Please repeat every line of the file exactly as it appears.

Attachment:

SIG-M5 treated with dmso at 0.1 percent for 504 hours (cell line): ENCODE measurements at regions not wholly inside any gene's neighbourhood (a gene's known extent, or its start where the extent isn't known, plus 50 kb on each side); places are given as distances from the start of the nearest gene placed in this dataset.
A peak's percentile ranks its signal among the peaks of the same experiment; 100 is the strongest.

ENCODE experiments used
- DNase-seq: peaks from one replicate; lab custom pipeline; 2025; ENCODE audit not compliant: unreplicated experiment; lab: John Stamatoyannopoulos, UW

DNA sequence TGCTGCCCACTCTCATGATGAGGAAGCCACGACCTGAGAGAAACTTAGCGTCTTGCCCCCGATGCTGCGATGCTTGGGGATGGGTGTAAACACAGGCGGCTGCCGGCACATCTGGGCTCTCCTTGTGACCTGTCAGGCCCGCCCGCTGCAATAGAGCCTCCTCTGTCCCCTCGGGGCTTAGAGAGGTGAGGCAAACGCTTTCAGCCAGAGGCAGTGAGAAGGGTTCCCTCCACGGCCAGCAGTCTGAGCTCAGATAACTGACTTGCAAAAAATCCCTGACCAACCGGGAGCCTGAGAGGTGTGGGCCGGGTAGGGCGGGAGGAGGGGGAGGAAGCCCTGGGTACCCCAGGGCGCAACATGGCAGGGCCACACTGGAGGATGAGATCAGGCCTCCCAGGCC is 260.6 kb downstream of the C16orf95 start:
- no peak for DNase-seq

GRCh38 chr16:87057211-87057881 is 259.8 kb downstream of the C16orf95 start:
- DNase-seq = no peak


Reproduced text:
SIG-M5 treated with dmso at 0.1 percent for 504 hours (cell line): ENCODE measurements at regions not wholly inside any gene's neighbourhood (a gene's known extent, or its start where the extent isn't known, plus 50 kb on each side); places are given as distances from the start of the nearest gene placed in this dataset.
A peak's percentile ranks its signal among the peaks of the same experiment; 100 is the strongest.

ENCODE experiments used
- DNase-seq: peaks from one replicate; lab custom pipeline; 2025; ENCODE audit not compliant: unreplicated experiment; lab: John Stamatoyannopoulos, UW

DNA sequence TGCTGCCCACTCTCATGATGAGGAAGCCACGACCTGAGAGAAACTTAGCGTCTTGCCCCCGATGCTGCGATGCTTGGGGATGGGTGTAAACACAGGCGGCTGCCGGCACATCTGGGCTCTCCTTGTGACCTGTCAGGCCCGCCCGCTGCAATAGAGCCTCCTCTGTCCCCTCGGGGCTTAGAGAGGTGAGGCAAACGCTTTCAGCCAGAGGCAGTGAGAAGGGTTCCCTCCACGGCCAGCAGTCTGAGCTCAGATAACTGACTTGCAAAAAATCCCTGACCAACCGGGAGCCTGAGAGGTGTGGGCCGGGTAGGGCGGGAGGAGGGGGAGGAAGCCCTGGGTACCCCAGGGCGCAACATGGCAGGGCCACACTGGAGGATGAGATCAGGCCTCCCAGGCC is 260.6 kb downstream of the C16orf95 start:
- no peak for DNase-seq

GRCh38 chr16:87057211-87057881 is 259.8 kb downstream of the C16orf95 start:
- DNase-seq = no peak